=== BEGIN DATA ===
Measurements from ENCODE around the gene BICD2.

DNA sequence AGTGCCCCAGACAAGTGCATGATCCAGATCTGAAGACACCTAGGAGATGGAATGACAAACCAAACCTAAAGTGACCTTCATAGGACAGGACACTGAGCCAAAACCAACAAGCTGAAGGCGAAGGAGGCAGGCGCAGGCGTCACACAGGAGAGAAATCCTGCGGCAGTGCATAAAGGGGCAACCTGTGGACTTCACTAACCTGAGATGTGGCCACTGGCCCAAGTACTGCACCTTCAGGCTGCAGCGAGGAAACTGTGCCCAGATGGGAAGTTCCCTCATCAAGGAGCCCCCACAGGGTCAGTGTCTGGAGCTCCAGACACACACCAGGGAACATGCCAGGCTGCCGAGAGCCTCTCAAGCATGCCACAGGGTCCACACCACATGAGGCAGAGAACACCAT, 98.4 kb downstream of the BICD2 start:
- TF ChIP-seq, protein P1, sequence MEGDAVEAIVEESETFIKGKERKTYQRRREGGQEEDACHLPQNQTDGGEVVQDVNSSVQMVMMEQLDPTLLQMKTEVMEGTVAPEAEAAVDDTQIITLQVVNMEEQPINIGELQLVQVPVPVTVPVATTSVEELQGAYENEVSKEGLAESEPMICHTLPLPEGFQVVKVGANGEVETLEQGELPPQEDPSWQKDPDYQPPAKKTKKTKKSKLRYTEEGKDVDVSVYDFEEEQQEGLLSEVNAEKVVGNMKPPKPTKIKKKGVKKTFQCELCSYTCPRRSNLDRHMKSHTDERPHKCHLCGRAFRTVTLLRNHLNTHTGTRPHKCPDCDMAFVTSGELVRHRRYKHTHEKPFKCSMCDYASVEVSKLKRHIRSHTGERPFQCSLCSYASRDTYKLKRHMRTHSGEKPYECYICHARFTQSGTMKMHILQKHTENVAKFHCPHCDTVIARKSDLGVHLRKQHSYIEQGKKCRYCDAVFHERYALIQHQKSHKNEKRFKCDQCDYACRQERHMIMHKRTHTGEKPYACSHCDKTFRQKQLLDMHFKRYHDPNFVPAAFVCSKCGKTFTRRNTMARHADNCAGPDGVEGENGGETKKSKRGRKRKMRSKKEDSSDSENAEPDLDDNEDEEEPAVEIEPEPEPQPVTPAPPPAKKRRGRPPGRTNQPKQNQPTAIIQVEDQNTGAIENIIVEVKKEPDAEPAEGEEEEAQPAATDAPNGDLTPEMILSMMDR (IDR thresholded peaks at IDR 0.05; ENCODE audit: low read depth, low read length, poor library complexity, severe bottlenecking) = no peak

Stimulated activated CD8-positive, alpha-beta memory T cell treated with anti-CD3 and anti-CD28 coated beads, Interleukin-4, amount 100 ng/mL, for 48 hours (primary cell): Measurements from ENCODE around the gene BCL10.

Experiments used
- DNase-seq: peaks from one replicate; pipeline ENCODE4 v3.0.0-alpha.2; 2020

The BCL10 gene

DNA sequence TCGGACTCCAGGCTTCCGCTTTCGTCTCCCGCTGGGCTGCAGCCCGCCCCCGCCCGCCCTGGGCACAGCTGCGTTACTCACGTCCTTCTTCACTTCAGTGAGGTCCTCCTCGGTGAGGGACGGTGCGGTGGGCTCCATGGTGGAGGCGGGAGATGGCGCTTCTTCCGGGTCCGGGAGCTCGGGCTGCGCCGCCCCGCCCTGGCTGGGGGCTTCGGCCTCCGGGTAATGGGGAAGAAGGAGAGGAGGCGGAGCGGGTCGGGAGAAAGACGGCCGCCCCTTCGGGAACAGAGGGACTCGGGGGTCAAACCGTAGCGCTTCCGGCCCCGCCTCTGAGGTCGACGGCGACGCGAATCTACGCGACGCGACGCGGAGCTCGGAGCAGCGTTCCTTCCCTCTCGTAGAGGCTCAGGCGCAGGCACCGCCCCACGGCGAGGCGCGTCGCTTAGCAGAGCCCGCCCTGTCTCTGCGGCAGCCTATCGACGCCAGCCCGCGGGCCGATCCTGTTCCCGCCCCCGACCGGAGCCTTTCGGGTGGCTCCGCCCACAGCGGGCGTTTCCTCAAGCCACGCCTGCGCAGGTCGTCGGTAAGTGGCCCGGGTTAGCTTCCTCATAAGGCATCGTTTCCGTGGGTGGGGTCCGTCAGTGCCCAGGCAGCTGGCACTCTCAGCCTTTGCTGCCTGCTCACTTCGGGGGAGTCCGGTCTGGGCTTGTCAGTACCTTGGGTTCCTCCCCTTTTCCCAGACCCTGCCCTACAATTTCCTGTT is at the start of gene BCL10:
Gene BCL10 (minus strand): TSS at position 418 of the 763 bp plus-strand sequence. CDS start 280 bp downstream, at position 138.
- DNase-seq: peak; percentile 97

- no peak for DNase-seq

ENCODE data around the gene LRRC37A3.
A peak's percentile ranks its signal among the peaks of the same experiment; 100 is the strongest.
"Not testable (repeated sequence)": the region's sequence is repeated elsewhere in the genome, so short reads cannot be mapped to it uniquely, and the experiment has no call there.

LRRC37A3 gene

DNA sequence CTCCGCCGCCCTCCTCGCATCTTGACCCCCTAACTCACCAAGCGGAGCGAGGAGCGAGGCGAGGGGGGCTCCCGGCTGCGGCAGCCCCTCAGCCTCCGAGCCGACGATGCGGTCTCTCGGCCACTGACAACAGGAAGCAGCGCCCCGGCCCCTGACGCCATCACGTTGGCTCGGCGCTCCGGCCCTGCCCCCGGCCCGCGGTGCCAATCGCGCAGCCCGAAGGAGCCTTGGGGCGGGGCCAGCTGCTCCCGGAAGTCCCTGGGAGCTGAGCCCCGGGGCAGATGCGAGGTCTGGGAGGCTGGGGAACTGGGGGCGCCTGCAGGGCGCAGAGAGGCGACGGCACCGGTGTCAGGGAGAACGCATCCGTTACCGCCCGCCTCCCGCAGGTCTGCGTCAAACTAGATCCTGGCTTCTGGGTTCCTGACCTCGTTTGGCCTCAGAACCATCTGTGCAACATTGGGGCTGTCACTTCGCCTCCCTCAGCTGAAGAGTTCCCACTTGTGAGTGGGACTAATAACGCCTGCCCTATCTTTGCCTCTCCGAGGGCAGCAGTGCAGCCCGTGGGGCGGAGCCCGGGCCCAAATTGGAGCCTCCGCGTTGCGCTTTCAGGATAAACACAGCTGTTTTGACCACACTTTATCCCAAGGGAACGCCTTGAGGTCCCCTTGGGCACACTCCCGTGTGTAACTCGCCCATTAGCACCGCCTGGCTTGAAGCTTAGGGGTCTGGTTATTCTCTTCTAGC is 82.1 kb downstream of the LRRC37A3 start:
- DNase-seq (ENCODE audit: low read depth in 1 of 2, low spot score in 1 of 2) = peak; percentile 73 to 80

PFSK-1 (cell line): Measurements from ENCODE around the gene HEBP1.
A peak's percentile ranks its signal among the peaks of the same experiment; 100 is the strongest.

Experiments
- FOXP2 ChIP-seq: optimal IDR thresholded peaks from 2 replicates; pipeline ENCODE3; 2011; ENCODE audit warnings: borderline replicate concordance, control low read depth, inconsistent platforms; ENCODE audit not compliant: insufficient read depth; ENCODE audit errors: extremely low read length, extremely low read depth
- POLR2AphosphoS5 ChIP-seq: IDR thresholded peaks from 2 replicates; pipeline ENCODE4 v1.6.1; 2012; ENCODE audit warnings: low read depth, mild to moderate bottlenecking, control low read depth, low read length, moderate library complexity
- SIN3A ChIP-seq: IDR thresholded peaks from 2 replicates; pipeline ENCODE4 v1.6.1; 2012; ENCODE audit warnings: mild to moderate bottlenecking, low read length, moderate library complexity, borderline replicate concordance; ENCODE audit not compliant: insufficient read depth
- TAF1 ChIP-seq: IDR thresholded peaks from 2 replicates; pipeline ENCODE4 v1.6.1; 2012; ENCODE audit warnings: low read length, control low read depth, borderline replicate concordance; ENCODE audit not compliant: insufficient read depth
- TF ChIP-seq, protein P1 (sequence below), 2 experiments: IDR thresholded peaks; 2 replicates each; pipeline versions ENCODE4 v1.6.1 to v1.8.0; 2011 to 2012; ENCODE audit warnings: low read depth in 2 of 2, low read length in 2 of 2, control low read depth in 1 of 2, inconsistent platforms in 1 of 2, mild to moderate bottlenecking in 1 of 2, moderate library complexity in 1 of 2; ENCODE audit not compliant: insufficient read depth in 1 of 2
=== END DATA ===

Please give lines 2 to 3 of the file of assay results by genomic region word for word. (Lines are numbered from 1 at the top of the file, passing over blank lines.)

DNA sequence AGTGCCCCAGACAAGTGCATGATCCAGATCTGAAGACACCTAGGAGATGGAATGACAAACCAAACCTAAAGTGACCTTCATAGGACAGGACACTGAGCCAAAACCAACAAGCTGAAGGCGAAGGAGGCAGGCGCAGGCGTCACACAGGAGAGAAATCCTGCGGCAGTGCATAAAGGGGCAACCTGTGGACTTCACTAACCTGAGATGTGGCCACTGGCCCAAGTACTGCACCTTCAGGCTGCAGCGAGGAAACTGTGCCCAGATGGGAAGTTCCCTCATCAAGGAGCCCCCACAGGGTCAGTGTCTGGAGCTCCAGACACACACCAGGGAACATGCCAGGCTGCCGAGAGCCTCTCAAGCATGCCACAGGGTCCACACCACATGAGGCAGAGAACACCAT, 98.4 kb downstream of the BICD2 start:
- TF ChIP-seq, protein P1, sequence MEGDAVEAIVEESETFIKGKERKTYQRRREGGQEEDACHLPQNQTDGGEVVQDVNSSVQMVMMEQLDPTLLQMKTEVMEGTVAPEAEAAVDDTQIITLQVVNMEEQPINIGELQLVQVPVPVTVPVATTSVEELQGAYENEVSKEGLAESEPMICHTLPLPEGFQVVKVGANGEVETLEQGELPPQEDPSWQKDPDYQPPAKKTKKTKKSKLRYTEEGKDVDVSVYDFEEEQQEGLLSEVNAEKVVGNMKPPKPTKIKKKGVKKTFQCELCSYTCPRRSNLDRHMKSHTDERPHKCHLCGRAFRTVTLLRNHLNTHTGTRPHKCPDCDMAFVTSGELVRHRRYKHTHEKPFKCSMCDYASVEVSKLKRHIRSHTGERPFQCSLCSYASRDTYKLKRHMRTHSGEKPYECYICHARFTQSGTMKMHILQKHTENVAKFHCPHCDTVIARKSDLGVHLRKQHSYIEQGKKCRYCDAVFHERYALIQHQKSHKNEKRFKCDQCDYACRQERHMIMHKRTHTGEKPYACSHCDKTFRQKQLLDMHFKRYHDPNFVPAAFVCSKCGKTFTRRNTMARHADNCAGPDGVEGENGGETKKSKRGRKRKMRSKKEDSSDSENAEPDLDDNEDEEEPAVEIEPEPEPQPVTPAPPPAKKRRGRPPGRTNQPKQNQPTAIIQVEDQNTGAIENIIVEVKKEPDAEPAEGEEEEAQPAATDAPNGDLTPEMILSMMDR (IDR thresholded peaks at IDR 0.05; ENCODE audit: low read depth, low read length, poor library complexity, severe bottlenecking) = no peak